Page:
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Political Strategy for a Permanent Democratic Majority

Luntz Noodles on GOP Health Care Strategy

Frank Luntz has resurfaced, after a long deep whale-dive into relative political obscurity. Luntz didn’t really disappear. He’s just been in a low-visibility mode since the election. He remains one of the more thoughtful GOP rhetorical strategists. So when he pops off, it’s worth a listen.
In a Luntz memo obtained by and published in Politico, he outlines a GOP battle plan for killing Obama’s health care reform goals. From the Politico report:

You simply MUST be vocally and passionately on the side of REFORM,” Luntz advises in a confidential 26-page report obtained from Capitol Hill Republicans. “The status quo is no longer acceptable. If the dynamic becomes ‘President Obama is on the side of reform and Republicans are against it,’ then the battle is lost and every word in this document is useless.

Starts out lucidly enough. But then he heads south, as Politico reveals:

Instead, Luntz says Republicans should warn against a “Washington takeover” of health care, and insist that patients would have to “stand in line” with “Washington bureaucrats in charge of healthcare.”

Then with the fear-mongering cliches:

And he suggests they steer constituents toward keep the “current arrangement by asking at “every healthcare town hall forum”: “Would you rather … ‘Pay the costs you pay today for the quality of care you currently receive,’ OR ‘Pay less for your care, but potentially have to wait weeks for tests and months for treatments you need.’”

And,

—“It could lead to the government setting standards of care, instead of doctors who really know what’s best.”
—“It could lead to the government rationing care, making people stand in line and denying treatment like they do in other countries with national healthcare.”
-“President Obama wants to put the Washington bureaucrats in charge of healthcare. I want to put the medical professionals in charge, and I want patients as an equal partner.”

Luntz’s memo is not all the same, tired palaver, voters turned their backs on a long time ago. He’s got some interesting tips on verbiage:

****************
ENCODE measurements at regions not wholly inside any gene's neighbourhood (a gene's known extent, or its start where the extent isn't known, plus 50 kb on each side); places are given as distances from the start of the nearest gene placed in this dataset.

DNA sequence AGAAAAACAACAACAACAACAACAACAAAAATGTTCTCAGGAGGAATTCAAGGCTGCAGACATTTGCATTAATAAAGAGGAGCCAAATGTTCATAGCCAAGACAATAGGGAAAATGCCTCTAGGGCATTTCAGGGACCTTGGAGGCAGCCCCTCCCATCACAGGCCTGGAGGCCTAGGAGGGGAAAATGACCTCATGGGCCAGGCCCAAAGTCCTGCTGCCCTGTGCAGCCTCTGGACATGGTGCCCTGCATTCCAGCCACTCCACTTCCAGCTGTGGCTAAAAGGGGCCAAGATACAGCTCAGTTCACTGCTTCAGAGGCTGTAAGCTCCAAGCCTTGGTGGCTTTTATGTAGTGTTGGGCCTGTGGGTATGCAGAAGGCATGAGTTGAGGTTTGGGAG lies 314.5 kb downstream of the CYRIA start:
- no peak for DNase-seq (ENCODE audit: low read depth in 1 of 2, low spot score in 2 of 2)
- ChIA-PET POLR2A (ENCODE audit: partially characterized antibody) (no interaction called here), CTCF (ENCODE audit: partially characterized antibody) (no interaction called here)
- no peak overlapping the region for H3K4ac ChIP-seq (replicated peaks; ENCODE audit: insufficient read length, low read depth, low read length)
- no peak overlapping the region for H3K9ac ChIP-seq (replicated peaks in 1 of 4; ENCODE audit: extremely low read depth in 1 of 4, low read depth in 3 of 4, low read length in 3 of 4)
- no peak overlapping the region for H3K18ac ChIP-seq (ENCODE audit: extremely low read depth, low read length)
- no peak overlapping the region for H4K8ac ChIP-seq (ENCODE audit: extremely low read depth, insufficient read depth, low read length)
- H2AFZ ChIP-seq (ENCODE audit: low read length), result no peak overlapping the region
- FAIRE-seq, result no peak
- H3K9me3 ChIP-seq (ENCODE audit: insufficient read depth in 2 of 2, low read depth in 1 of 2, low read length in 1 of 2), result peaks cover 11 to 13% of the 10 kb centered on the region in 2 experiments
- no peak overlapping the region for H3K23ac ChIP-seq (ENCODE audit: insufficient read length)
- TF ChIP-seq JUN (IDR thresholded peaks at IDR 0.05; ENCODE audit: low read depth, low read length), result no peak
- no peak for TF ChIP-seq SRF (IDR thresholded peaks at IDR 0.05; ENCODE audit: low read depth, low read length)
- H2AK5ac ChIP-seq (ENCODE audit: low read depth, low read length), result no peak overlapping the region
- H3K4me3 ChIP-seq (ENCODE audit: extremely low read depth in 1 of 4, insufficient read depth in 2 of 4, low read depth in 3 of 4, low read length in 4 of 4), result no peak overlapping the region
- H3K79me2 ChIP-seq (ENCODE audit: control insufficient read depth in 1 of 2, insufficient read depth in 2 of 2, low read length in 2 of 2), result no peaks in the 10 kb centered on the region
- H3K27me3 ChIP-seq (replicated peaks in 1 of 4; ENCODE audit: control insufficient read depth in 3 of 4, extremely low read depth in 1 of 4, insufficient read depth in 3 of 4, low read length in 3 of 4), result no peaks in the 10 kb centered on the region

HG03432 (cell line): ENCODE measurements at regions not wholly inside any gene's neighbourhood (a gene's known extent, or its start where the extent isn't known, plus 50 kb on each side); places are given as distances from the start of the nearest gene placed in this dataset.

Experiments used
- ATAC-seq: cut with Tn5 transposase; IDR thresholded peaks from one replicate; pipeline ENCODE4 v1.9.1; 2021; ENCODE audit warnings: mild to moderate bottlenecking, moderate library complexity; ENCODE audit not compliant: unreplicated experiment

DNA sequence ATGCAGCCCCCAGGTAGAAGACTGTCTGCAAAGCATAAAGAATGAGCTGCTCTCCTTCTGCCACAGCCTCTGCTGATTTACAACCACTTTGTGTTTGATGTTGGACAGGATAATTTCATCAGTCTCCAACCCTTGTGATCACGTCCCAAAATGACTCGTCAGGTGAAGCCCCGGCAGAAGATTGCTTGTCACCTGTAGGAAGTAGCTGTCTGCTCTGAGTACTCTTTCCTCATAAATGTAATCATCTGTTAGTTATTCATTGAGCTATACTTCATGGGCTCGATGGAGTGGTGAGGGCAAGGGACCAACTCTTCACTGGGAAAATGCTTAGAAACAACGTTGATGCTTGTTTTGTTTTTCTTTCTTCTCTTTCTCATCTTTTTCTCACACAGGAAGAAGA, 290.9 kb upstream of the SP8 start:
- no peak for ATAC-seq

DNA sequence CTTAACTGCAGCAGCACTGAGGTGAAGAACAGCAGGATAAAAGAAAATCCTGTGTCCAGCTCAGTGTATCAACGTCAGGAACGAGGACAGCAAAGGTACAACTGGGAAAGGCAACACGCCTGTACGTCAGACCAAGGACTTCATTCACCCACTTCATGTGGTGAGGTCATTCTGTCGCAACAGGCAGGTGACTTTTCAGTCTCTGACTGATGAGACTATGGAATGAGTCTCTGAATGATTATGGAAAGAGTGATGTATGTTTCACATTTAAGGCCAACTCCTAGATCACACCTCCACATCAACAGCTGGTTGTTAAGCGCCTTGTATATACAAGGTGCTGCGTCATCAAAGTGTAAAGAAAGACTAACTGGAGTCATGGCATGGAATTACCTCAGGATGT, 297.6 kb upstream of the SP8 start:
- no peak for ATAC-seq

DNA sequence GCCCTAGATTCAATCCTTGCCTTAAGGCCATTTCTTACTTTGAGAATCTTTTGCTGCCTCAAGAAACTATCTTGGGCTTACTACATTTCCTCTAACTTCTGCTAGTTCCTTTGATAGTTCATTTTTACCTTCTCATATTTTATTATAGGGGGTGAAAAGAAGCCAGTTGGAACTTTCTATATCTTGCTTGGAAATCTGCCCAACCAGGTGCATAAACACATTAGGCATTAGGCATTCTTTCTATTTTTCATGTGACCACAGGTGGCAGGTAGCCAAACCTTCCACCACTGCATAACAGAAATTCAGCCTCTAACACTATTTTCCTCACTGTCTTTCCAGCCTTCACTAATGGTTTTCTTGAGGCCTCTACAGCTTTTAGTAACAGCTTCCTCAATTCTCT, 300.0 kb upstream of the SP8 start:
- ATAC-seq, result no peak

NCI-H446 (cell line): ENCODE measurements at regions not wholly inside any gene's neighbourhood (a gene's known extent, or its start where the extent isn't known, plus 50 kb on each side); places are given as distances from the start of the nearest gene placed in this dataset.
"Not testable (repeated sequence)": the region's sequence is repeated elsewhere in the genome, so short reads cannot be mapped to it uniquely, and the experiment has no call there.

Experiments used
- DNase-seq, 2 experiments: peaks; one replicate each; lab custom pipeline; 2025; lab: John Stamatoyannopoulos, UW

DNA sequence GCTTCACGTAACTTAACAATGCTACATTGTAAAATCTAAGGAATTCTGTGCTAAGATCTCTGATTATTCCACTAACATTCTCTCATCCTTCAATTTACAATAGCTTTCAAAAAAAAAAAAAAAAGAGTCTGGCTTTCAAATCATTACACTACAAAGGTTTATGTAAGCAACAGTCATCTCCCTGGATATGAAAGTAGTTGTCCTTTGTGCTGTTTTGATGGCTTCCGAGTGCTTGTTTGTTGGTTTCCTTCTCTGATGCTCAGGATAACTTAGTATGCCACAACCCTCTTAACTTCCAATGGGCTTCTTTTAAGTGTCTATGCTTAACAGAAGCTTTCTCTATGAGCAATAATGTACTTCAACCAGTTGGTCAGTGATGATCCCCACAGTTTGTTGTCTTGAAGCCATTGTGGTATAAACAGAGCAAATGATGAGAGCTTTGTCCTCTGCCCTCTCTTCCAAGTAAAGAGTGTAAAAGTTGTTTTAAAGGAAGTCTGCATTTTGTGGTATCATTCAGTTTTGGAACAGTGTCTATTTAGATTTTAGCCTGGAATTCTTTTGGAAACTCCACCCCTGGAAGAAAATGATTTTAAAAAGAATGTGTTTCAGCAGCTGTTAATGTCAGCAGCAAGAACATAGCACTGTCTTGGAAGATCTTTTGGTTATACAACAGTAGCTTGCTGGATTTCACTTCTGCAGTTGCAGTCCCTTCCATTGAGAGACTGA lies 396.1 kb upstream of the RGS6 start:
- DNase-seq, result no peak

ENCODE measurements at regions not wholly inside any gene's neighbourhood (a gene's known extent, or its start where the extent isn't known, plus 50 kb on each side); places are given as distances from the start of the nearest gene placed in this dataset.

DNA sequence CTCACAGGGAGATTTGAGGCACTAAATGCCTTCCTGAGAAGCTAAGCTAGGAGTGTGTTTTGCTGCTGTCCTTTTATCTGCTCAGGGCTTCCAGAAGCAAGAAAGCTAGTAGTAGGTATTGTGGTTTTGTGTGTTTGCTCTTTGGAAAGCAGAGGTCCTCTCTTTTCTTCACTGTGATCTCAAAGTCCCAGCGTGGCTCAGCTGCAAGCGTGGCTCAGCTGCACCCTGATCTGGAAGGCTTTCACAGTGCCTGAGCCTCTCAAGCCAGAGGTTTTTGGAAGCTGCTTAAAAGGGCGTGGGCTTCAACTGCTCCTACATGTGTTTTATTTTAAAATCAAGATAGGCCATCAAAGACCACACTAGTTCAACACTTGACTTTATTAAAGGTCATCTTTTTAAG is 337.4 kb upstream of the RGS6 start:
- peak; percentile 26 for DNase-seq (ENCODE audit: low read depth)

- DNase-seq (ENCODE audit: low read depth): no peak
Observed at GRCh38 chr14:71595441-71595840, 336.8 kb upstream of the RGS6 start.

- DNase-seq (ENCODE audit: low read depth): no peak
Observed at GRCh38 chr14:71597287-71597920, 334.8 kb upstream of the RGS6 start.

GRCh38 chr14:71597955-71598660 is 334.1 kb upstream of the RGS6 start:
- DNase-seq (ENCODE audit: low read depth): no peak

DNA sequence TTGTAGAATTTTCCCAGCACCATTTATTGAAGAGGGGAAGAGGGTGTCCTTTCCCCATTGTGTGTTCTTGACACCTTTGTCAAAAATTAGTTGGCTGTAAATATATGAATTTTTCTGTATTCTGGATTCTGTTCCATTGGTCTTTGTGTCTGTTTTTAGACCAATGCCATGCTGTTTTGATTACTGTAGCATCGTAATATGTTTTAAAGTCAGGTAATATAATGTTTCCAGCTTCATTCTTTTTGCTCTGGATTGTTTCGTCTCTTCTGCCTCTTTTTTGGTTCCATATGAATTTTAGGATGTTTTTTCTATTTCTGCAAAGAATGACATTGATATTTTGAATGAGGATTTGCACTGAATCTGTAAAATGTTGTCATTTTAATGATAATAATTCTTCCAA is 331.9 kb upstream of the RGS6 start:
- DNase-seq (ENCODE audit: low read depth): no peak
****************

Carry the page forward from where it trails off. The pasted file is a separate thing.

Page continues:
…Humanize your approach. Abandon and exile ALL references to the “healthcare system.” From now on, healthcare is about people. Before you speak, think of the three components of tone that matter most: Individualize. Personalize. Humanize.

And diabolically-clever:

Acknowledge the “crisis” or suffer the consequences. If you say there is no healthcare crisis, you give your listener permission to ignore everything else you say. It is a credibility killer for most Americans. A better approach is to define the crisis in your terms. “If you’re one of the millions who can’t afford healthcare, it is a crisis.” Better yet, “If some bureaucrat puts himself between you and your doctor, denying you exactly what you need, that’s a crisis.” And the best: “If you have to wait weeks for tests and months for treatment, that’s a healthcare crisis.”
…Nothing else turns people against the government takeover of healthcare than the realistic expectation that it will result in delayed and potentially even denied treatment, procedures and/or medications. “Waiting to buy a car or even a house won’t kill you. But waiting for the healthcare you need – could. Delayed care is denied care.”

Fear-mongering can be an art form, I guess. Then there is the inevitable blanket government-bashing:

…WASTE, FRAUD, and ABUSE are your best targets for how to bring down costs. Make no mistake: the high cost of healthcare is still public enemy number one on this issue – and why so many Americans (including Republicans and conservatives) think the Democrats can handle healthcare better than the GOP. You can’t blame it on the lack of a private market; in case you missed it, capitalism isn’t exactly in vogue these days. But you can and should blame it on the waste, fraud, and abuse that is rampant in anything and everything the government controls.

Not sure that dog will hunt like in the good ole days, back when Newt ruled. And for the finale, what passes for the health care “vision thing” in GOP circles:

It’s not enough to just say what you’re against. You have to tell them what you’re for. It’s okay (and even necessary) for your campaign to center around why this healthcare plan is bad for America. But if you offer no vision for what’s better for America, you’ll be relegated to insignificance at best and labeled obstructionist at worst. What Americans are looking for in healthcare that your “solution” will provide is, in a word, more: “more access to more treatments and more doctors…with less interference from insurance companies and Washington politicians and special interests.”

As much as this stuff strains credulity, it’s about the best ammo they have. For better or worse, Luntz is the GOP’s master wordsmith, if Huckabee is the go-to quipster. Dems would do well to take note of Luntz’s recommendations and be ready with sharp responses when his verbiage starts to appear in the GOP echo chamber, as it surely will.

One comment on “Luntz Noodles on GOP Health Care Strategy

  1. Barry Clark on

    Democrats have the ultimate trump card in communicating their side on reform: choice and freedom.
    The public option offers citizens a choice between what they have now, and something else. How many of them would oppose having a new choice, one that doesn’t replace an existing choice?
    This is really about freedom. And it’s also about fair competition. Should the insurance companies get a free ride, or should the be forced to compete to give the best to Americans?
    The structure of this reform as an add-on to the system, not a wholesale replacement, made all this great framing possible.

    Reply

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